The Persistence of Religion

Copyright 2002 by Paul Connelly

Related articles:
What Is Religion? A Definition
Premodern, Modern, and Postmodern Eras
Is It True?



Why Do Religions Persist?

If “religion always begins in an experience that some individual has or that some small group of people shares,” what causes a new religion to persist and become elaborated more and more throughout succeeding generations? This turns out not be a question that has a simple answer (in spite of the one-liners offered by Marx and Freud, for instance), because a number of different factors come into play.

We can start by looking at the experience that triggers the initial religious response and questioning it in a rather negative fashion. If the original experience that inspired the foundation of a religion is truly exceptional, then direct personal access to that experience is all the more likely to be lost when the founding generation dies out. So why would a new religion be able to last for many generations based on what would essentially be hearsay evidence?

Beyond the foundational experience itself, what is it about the religious response of those original believers that draws in more believers over time? We know this response takes the raw experience of the founders and gives it a representational form that imposes order on it and makes it more accessible to others. But what qualities and attributes make one religion's representations and orderings of processed experience capable of recruiting others into its ongoing development while another religion may die away with its founders?

We also have to take into account that believers come to their religious affiliations for a number of different reasons. Why do individuals in later generations adhere to religious beliefs that originated long ago? Why do people convert from one religion to another?


The Nature of the Foundational Experience

The particular experience that inspires the founding generation of a religion may not always be easy to identify in later times. We should immediately be aware that the experience can be of the real (such as a volcano erupting or a lightning bolt setting a tree on fire), but it can also be of the fictive (a story that grandmother told the youngsters around the campfire after the mammoth hunt), or of what psychologists might call the pathological (an hallucination brought on by starvation or ingestion of toxic plants, a dream of a dead person interpreted as the visitation of a ghost, etc.).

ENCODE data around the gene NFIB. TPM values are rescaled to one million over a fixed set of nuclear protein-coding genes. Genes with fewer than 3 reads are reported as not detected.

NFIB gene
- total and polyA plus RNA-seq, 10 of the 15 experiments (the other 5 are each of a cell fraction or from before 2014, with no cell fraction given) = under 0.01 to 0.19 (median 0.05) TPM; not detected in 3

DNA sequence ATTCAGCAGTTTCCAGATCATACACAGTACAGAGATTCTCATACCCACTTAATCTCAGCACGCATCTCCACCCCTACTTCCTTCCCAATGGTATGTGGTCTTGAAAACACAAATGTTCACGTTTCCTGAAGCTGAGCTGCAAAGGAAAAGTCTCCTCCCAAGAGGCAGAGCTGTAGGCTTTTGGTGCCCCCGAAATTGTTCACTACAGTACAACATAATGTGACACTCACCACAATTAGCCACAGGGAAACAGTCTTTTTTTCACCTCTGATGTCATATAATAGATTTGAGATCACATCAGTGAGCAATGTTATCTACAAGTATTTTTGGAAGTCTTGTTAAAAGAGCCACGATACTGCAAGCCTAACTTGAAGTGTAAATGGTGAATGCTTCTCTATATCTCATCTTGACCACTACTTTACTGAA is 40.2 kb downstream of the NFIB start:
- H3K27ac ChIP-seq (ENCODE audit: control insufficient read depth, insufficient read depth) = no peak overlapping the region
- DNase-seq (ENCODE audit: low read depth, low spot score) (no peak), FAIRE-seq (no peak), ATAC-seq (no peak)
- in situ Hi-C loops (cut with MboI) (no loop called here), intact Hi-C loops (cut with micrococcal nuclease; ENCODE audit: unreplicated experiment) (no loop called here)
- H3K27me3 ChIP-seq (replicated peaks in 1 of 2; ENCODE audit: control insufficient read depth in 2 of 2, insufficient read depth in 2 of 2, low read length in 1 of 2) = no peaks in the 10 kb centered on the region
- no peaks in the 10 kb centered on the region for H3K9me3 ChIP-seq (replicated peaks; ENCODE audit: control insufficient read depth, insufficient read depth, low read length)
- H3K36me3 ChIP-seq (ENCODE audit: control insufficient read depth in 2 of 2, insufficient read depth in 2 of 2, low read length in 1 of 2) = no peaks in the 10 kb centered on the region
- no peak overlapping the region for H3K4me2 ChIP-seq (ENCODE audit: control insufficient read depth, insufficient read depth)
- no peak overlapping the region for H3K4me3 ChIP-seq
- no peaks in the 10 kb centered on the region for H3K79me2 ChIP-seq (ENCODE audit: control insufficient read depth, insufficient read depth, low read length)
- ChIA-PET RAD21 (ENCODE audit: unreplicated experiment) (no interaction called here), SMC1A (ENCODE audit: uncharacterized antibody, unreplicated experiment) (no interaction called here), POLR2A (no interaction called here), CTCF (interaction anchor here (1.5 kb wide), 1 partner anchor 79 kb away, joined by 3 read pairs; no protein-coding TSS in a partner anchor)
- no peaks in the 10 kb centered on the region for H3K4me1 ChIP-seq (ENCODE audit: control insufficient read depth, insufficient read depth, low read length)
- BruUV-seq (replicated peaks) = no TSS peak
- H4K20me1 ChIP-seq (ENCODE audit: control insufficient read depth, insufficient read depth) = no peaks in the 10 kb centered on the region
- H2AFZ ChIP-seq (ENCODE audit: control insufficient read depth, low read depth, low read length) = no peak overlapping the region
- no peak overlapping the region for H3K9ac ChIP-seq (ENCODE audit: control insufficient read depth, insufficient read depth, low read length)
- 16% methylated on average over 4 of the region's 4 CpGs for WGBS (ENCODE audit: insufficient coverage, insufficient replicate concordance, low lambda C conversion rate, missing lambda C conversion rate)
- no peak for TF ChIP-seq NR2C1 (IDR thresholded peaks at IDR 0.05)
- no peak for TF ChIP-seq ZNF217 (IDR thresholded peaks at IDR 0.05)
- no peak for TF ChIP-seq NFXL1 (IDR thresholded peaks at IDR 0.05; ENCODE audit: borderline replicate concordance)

The experience may never be represented in a form that can allow it to be deciphered afterwards (as in the case of a dream that is represented as an actual event). Or its representation may become submerged in the sea of further elaborations that it inspires (at this point we would be hard pressed to say whether the foundational experience for Christianity was the disciples' encounter with the risen Jesus, or the inrush of Spirit at Pentecost, or Paul's vision on the road to Damascus, or something else entirely). Or it may be purposely hidden and not included in the public message that the religion disseminates (perhaps why the famed Orphic Mysteries remain mysterious still). Or it may from the beginning be ineffable and impossible to convey meaningfully (the sudden insight afforded the mystic in an ecstatic trance).

When not only the experience but also the experiencer(s) and the situation in which the experience occurred are unusual or dramatically interesting, this can help make the experience more likely to become part of a narrative with heroic figures that can be retold in a memorable way. However, charismatic founders and dramatic narratives can be fictionalized after the fact if they are not originally present in reality. And, fictional or real, strong characters and storylines can obscure the nature of the initial experience instead of preserving it.

Even when we can identify what the foundational experience was, it may be something so singular that it can never be repeated. If we accept the story of Yahweh giving the laws to Moses on Mt. Sinai as a foundational experience, this would be the epitome of the non-repeatable type. On the other hand, it may be fairly easy to repeat. Rituals involving peyote or other psychoactive drugs seem like straightforward examples of this. Or it may be repeatable only with various degrees of difficulty. For instance, rigorous ascetic disciplines, physical exercises and meditation might be considered necessary but not necessarily sufficient in all cases.